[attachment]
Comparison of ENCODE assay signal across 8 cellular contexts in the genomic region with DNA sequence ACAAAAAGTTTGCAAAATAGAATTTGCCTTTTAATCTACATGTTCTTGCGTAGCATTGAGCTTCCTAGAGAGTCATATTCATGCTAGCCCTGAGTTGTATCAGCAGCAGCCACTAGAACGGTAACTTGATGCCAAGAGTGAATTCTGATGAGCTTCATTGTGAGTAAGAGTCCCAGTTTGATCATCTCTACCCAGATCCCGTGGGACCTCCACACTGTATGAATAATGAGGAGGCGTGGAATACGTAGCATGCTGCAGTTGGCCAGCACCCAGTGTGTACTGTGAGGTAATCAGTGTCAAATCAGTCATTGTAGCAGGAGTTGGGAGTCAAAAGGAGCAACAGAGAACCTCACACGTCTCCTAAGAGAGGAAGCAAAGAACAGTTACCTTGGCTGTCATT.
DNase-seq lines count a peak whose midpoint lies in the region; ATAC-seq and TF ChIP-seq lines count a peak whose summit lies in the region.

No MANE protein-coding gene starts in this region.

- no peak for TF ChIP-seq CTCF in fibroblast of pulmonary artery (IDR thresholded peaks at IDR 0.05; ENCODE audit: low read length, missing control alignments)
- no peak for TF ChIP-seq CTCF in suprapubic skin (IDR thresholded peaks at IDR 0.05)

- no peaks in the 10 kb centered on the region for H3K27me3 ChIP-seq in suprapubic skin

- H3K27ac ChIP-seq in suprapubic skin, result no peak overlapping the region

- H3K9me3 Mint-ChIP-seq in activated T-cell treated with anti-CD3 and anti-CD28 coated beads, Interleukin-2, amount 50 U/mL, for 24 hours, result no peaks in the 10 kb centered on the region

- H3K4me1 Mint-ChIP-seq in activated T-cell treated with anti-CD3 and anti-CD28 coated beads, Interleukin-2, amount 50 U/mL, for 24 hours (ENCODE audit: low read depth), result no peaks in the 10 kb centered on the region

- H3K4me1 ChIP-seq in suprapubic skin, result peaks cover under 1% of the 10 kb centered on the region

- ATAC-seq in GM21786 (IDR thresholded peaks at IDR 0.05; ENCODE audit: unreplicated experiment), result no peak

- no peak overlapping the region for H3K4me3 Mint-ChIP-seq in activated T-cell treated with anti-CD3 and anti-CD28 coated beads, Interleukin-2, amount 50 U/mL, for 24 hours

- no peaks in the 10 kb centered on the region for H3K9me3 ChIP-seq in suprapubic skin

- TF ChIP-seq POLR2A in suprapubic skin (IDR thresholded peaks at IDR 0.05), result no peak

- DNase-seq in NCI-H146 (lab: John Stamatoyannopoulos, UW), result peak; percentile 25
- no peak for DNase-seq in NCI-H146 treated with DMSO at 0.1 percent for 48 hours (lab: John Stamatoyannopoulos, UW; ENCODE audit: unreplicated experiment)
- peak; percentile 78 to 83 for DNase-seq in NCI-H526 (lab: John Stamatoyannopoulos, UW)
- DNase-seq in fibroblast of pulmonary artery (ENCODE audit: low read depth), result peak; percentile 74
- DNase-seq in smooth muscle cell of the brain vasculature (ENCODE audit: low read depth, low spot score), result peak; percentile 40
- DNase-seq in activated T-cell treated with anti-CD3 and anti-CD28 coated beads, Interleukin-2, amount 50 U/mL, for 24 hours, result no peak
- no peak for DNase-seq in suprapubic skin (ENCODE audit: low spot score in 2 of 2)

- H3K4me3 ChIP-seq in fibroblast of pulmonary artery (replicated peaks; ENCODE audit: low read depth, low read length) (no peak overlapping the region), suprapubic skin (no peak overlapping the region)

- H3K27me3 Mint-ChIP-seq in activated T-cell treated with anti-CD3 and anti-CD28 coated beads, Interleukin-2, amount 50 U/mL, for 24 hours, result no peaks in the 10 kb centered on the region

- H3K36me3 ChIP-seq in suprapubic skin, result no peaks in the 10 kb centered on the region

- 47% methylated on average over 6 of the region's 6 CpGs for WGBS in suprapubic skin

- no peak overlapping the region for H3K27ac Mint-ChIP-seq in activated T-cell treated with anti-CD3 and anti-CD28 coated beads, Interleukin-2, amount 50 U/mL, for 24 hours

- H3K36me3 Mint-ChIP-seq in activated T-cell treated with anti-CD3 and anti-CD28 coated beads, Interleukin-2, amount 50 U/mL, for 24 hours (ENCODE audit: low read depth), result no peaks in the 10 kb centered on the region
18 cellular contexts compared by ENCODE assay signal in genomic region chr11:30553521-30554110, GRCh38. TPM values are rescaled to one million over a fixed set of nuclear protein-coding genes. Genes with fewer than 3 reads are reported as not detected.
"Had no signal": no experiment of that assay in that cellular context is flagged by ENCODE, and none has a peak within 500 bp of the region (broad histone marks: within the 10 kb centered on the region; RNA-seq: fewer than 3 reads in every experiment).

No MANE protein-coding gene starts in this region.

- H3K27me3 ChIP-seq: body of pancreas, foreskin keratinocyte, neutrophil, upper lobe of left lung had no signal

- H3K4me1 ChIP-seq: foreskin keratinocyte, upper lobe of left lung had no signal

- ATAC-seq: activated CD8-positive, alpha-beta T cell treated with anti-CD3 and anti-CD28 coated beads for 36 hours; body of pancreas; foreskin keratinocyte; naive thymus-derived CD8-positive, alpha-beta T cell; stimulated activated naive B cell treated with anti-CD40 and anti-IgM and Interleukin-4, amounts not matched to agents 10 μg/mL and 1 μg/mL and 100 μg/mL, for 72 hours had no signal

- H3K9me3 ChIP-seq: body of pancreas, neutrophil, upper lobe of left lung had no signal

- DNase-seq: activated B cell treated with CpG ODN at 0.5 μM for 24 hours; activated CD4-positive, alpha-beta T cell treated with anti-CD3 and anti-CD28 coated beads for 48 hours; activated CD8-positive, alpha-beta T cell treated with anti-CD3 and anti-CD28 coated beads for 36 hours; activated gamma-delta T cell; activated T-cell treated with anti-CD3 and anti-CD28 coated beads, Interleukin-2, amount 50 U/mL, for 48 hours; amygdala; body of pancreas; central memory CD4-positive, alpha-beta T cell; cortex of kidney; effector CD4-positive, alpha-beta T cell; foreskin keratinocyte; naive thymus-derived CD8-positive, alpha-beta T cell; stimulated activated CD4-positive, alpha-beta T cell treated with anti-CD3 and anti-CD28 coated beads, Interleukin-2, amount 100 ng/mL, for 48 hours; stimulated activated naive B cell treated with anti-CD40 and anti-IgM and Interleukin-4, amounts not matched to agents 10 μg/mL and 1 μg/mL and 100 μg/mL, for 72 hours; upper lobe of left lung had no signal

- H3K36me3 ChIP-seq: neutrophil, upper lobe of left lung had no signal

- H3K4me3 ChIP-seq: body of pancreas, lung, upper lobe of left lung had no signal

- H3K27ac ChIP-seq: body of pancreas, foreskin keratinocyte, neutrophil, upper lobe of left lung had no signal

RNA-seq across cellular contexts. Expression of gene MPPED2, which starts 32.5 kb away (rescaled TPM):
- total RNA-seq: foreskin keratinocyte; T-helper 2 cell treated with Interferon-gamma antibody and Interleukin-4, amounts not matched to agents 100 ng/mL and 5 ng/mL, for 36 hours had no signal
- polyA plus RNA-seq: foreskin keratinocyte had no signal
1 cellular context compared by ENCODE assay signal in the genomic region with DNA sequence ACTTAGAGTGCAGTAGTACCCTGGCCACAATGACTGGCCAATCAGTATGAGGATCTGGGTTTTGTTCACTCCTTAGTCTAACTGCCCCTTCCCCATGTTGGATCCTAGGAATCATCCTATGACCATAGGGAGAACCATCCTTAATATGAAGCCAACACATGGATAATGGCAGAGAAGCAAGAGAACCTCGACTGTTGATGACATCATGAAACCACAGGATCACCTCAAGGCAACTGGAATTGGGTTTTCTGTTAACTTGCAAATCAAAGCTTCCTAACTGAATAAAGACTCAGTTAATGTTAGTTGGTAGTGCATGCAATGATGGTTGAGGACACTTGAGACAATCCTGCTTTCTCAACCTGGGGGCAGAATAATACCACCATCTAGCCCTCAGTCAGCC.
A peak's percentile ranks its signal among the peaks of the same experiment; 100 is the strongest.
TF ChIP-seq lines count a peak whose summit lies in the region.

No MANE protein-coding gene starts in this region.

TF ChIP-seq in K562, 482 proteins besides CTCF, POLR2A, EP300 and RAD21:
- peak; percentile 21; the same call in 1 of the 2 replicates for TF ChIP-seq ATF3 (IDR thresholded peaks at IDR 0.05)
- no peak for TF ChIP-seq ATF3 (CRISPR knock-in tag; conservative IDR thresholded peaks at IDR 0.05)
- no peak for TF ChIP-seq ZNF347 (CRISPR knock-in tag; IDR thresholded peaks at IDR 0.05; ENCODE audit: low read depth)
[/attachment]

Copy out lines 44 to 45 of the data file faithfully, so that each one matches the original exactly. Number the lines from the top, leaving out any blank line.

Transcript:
TF ChIP-seq lines count a peak whose summit lies in the region.

No MANE protein-coding gene starts in this region.